The doe looked up into the lion's eyes, recognizing a sense of death in them--not its, but theirs.  Even if the rains came now, the gazelle knew it would be too late to sustain it.  The water would be welcome but there was no grass on which to graze.  The days it would take for the land to bloom again were days the doe no longer had.  It would die regardless, but in doing so it could sustain the lion and the leopard. Its flesh could give them strength; its blood could keep them alive until the basins refilled.

The doe forced itself up and bumped its neck against the massive muzzle of the lion--urging it to bite and drink its blood.  The lion growled in annoyance and painfully pushed away, leaving the gazelle swaying on trembling legs.  Seeking another target, the doe took faltering steps toward the leopard.  It rubbed its neck along the black cat's jaws and tempted instinct to render a deadly bite.  The
leopard moved its head, looking to the lion as it faltered and sat down hard.  The doe bleated again, turning its neck upward and offering the more vulnerable underside to the smaller feline.  The leopard moved its hard eyes back from the lion to stare into the doe's for a fleeting moment before clamping down on the exposed throat.  The hardness in its eyes went away as the leopard acknowledged the sacrifice the gazelle made.  The doe heard a rumble in its ears and fleetingly wondered if it was the sound of far off thunder or its own heartbeat.  In a second it did not matter.


Nyota woke with a start, her heart pounding from the vividness of the dream.  It had seemed so real.  Her movement caused Jim's eyes to open sleepily, his face mere inches from hers.  She reached up and soothed his brow, whispering soft nothings to urge his lids to once again close, to cover the now all too familiar tawny eyes trying to focus. Here, curled up once again at her side, was her lion, her protector from danger.  A tender smile crept over his face as he drifted back into sleep.  

Turning her attention to the warmth snuggled against her back, Ny gently nudged Spock in the ribs to turn him just enough so his exhalations would not blow across her neck.  His warm, steady breath was tickling her skin, making Ny squirm as it assaulted her vulnerable nape.  Much nicer than the leopard, but the imagery was still there--his power over her still evident.  Refusing to focus on any more of the dream now, Ny contented herself with the fact that she was safe and secure between her two men as she drifted back to sleep.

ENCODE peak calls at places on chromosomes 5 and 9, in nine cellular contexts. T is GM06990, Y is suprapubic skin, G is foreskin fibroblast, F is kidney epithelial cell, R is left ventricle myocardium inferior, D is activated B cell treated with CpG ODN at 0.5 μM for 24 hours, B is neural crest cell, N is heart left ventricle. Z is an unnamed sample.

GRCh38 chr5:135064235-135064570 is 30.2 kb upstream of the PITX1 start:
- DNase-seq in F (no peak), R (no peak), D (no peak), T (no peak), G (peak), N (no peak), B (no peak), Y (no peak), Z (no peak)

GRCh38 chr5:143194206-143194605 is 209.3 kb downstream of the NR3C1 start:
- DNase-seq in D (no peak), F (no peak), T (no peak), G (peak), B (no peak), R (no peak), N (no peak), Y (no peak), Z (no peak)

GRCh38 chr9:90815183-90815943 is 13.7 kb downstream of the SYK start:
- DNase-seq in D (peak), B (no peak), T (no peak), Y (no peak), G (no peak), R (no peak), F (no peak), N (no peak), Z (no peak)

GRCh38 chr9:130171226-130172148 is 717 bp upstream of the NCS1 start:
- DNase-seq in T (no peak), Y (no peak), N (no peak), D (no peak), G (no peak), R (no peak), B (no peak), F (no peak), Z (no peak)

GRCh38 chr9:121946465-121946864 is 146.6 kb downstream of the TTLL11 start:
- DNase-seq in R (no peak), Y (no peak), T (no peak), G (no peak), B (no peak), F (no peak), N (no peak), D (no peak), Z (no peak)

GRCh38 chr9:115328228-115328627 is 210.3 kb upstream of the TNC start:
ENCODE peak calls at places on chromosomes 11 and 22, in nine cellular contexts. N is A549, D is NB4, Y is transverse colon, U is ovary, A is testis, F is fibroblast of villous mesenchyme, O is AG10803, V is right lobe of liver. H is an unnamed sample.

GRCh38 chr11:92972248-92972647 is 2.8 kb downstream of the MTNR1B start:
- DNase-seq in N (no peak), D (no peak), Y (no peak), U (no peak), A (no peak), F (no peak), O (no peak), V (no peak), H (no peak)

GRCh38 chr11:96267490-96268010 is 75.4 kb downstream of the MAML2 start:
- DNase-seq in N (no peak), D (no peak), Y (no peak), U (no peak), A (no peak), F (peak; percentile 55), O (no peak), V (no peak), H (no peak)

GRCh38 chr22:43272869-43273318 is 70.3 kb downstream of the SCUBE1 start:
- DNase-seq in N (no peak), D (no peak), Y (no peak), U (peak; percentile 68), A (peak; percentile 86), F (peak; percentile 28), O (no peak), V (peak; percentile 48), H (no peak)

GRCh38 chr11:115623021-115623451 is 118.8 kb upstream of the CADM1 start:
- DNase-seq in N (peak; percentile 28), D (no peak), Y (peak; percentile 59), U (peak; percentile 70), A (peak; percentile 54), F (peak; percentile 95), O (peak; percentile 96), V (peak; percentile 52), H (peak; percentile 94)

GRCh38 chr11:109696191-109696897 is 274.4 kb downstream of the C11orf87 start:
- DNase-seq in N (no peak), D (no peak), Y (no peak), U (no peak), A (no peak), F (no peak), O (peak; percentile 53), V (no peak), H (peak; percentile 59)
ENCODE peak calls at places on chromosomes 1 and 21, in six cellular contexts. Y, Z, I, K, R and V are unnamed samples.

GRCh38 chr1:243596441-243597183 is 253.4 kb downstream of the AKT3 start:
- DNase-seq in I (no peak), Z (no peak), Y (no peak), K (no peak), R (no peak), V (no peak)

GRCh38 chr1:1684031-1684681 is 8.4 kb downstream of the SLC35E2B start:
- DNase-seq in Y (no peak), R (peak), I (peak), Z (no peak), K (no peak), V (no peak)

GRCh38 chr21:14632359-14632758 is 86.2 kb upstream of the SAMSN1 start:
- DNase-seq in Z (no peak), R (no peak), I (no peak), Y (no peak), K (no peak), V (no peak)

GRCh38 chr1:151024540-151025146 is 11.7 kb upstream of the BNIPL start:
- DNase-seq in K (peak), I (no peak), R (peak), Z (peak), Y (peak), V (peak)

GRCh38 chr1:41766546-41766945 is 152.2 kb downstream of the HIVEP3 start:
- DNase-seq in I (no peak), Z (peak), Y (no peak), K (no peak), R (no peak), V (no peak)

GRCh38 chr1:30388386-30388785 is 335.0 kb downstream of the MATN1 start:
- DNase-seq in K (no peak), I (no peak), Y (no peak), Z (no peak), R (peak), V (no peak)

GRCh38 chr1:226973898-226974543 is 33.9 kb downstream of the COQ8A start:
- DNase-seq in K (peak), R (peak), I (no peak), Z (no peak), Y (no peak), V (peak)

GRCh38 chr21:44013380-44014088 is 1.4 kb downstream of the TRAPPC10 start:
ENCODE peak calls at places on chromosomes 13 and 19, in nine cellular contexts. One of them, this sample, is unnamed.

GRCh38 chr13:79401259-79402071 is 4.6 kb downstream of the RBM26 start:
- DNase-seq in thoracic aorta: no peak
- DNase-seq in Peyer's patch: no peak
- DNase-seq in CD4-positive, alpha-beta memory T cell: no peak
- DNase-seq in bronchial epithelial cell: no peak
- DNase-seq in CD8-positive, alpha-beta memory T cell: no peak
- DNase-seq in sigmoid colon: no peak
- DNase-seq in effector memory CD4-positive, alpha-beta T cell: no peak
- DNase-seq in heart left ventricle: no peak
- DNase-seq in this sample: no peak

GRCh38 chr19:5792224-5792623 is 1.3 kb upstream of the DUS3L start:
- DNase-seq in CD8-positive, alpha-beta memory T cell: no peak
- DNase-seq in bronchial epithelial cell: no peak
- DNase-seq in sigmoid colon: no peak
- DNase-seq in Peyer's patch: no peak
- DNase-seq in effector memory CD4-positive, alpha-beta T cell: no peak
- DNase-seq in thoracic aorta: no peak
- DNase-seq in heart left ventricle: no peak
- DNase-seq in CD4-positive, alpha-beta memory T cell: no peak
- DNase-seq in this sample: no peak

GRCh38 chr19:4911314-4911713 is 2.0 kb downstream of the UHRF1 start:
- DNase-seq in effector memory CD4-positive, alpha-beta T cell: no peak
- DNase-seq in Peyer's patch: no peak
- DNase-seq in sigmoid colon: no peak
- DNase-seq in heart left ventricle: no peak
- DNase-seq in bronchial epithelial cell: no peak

The computer quietly warned her it was 0600--time to wake and get ready for duty.  Ny awoke with a start and immediately sat up, looking to the left and right of herself.  She was alone in her own bunk, a bunk certainly not large enough for three.  It had to all be a dream--the surreal gazelle, lion and leopard nightmare as well as the more realistic, or at least desirable, slumber party.

What had caused her to dream such fantasies?  They were mere weeks away from Earth now, their mission all but done.  Scores of crew were transferring out, eager to stay in space but leaving them very short-handed.  Kirk and Spock were rotating through the other shifts, attempting to oversee the countless tasks to be done in preparation of a prolonged dry-dock.  It was unsettling to have routine disrupted, and more still to realize it was all coming to an end.  

Nyota guessed she was feeling a bit lost and exposed. Her subconscious was obviously seeking to make sense of it all.  Old relationships, or the idea of new ones becoming a reality, were apparently trying to establish themselves in her brain.  That they would sacrifice themselves for each other was a given, that was not an epiphany in and of itself, but what else was her mind trying to tell her?  That she loved them both more than professionally? That she felt inter-connected in their relationship, but secondary at best in the layering of loyalties between them?  Scary thoughts, and ones Ny was not sure she wanted to look at too deeply.  She did not have time for a major freak-out session now--too much was at stake.  Her career path for years to come would be decided in a few short weeks.  Would it bring success or failure--figurative life or death?

But the last dream--the last dream--why did her subconscious place Nyota so intimately between the two men she trusted and respected most?  Security? Lust? Both?  The psychological implications of that image--a bed big enough to accommodate all three of them--was more than a little overwhelming in scope.  Or was she just making something out of nothing?  Was her over-tired mind just playing with tidbits it found attractive?  Maybe it was safer to consider that concept.  Yes--much safer.

"Computer, chime at 0645," Ny ordered as she scooted back under the covers.  Maybe, if she tried hard, she could pick that last dream back up where she had left off... .